By SETH J. FRANTZMAN
“Obama would probably be aghast if he were told by someone that ‘the United States cannot permanently occupy Mexican land,'” wrote former Israeli Defense Minister and Minister of Foreign Affairs Moshe Arens in a recent article. He went on to note, “Obama surely knows that his birthplace of Hawaii, once an independent nation, had been taken over by the United States in an 1893 coup, becoming the 50th state more than 60 years later in 1959. So who is the ‘occupier’? Can ‘occupation’ lead in time to a peaceful accommodation as it did in California and Hawaii?” Arens makes a compelling point that America and many other countries were established after conquest and occupation of disputed territories, little different than what Israel has done in Jerusalem and the West Bank.
However there is something disingenuous in these assertions that Israel’s 49 years of rule in the West Bank over millions of Palestinians is akin to the US conquest of the American West. The essential difference is that residents of those areas that America conquered became US citizens with equal rights under American law. It may have taken generations for some of them, such as Native-Americans or African-Americans, but they did become citizens and they received an equal right to vote. Yet when it comes to Israel’s policy in the West Bank, there is no intention to extend voting rights or citizenship to Palestinians. In Jerusalem where Palestinians received residency, but not full citizenship, the Israeli government has been actively taking away the residency rights of those who don’t meet criteria (even if they are born in the city). The granting of citizenship to those Jerusalem resident Palestinians who do apply for citizenship has dramatically decreased. In 2012 426 of 719 applications received citizenship. In 2015 only 24 of 829 applications did. This year, only four people. The message is clear. Israel wants to rule over millions of Palestinians, but does not want them receiving citizenship.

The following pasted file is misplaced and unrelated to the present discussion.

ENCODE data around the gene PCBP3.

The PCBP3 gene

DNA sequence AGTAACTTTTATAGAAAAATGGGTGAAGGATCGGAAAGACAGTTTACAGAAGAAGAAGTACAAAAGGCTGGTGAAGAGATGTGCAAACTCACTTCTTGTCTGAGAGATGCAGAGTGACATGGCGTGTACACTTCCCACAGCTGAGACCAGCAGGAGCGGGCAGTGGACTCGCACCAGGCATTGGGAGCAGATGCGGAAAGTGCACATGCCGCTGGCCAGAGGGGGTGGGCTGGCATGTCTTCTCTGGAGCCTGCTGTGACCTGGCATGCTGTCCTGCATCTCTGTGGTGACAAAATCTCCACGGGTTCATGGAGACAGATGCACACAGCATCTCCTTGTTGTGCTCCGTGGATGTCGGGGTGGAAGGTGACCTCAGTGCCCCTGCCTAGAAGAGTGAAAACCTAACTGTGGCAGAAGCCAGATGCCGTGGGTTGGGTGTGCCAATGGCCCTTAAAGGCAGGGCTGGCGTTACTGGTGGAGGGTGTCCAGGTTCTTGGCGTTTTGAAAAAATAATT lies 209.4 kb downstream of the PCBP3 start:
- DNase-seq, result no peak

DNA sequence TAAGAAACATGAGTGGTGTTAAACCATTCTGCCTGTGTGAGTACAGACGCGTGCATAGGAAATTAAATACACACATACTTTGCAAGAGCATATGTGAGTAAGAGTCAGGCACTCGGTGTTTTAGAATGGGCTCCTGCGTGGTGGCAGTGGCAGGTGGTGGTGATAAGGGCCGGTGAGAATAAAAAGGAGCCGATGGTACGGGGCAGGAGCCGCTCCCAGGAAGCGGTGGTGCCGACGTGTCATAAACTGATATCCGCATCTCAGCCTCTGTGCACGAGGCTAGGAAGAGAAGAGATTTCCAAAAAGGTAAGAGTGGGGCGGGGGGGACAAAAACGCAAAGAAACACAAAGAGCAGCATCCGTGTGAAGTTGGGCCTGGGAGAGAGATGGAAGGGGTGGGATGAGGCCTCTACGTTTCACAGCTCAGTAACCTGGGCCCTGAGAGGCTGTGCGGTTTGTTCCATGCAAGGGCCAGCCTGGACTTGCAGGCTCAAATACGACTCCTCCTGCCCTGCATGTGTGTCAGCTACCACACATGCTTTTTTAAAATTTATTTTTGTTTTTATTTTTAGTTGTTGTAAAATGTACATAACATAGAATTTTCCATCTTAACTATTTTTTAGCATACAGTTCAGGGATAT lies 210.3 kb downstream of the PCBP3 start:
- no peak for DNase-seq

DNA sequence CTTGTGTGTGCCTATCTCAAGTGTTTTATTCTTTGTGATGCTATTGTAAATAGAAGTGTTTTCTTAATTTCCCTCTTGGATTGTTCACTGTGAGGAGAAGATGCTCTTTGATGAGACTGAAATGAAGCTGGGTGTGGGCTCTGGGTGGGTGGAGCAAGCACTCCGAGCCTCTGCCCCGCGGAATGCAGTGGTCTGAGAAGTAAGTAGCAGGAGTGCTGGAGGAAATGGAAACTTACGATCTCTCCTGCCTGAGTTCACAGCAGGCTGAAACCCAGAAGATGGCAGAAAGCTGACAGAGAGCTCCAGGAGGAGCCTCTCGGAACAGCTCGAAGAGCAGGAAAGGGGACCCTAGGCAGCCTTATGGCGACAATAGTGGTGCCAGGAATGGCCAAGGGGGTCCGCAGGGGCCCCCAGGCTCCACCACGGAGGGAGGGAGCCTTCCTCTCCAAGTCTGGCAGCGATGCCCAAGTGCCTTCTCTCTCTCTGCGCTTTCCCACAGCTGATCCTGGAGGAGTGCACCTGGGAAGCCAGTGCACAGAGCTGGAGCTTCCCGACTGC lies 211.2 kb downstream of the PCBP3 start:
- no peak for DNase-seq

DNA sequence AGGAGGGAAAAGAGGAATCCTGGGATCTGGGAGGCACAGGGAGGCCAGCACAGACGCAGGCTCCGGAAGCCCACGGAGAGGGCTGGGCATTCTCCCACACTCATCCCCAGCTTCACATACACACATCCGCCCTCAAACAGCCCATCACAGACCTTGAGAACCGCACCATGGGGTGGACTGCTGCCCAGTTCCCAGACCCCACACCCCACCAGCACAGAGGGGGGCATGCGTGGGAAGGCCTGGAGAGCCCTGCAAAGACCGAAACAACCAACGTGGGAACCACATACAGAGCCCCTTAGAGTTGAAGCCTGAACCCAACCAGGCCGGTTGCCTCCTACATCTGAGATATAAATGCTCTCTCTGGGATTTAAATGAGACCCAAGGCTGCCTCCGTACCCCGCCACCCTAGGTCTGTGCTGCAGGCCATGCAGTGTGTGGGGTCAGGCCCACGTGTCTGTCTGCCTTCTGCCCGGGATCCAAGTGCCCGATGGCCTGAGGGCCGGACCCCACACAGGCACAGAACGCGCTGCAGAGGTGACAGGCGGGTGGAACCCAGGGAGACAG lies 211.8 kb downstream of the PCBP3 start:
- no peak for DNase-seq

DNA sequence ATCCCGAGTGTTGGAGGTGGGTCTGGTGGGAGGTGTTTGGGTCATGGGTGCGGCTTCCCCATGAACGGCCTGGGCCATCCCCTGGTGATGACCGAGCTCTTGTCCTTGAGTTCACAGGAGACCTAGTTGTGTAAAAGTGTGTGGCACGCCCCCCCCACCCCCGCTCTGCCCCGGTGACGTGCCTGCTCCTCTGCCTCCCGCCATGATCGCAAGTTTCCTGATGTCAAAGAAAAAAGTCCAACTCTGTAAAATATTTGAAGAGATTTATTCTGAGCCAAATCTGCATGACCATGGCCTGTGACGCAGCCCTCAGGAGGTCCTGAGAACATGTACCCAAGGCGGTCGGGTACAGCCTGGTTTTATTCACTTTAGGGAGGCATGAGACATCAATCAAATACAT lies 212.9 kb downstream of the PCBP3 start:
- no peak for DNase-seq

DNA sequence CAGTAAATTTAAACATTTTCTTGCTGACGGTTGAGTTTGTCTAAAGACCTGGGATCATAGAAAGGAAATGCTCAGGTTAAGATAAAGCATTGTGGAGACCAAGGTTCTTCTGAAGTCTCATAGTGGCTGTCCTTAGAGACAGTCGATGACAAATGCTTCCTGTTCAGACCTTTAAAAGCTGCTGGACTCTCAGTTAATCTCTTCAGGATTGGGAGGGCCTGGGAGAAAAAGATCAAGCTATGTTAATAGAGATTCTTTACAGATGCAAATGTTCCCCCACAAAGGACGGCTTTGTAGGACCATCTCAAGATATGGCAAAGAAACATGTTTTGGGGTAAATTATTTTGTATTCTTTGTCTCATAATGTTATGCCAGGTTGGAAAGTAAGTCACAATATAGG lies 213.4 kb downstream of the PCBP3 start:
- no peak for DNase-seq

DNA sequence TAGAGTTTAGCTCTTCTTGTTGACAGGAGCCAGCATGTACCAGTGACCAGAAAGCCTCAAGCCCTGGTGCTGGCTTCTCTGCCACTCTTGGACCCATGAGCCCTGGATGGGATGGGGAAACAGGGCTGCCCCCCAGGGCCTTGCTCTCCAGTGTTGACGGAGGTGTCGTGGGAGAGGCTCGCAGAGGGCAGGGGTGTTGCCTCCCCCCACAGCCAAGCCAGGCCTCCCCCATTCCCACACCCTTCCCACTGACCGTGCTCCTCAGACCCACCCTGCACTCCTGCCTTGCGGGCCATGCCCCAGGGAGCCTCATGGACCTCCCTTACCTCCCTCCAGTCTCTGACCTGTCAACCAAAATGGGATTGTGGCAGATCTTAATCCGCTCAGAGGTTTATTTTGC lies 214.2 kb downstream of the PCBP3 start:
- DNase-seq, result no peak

Enter the Americans
An estimated 60,000 American citizens are living in Jewish communities, often called settlements, in the West Bank, according to research carried out by Sara Yael-Hirschhorn. The actual number may be higher if one includes areas of East Jerusalem beyond the Green Line. Some of these Americans were born in Israel, but a large number of them are olim, or immigrants to Israel. They make up as much as 15% of the population of the Jewish communities in the West Bank. Why do Americans, who make up only 2.25% of Israel’s population, make up 15% of the population that chooses to live over the Green Line, that chooses to live among Palestinians who have no citizenship in any country.
I often argue with those who try to draw parallels between the US and Israel’s policies, or complain that the West bank should not be seen as an “illegal occupation,” but merely as “disputed territory.” They say “there are no Palestinians” and “this area was taken from Jordan” and “under the San Remo Conference Israel has rights to the West Bank.” All this justification for Israel’s actions runs into one large elephant in the room.
Ok, so the West Bank is disputed territory? But the rights of the Palestinians are indisputable. There are around 2.8 million Palestinians in the West Bank who lack basic civil rights, either rights to self-determination and their own state, or rights to be citizens of the Israeli state which rules over them. When one suggests that Palestinians deserve inalienable rights, the responses from the pro-Israel crowd, and particularly those Americans who live in the West Bank range across numerous excuses [with my answers]: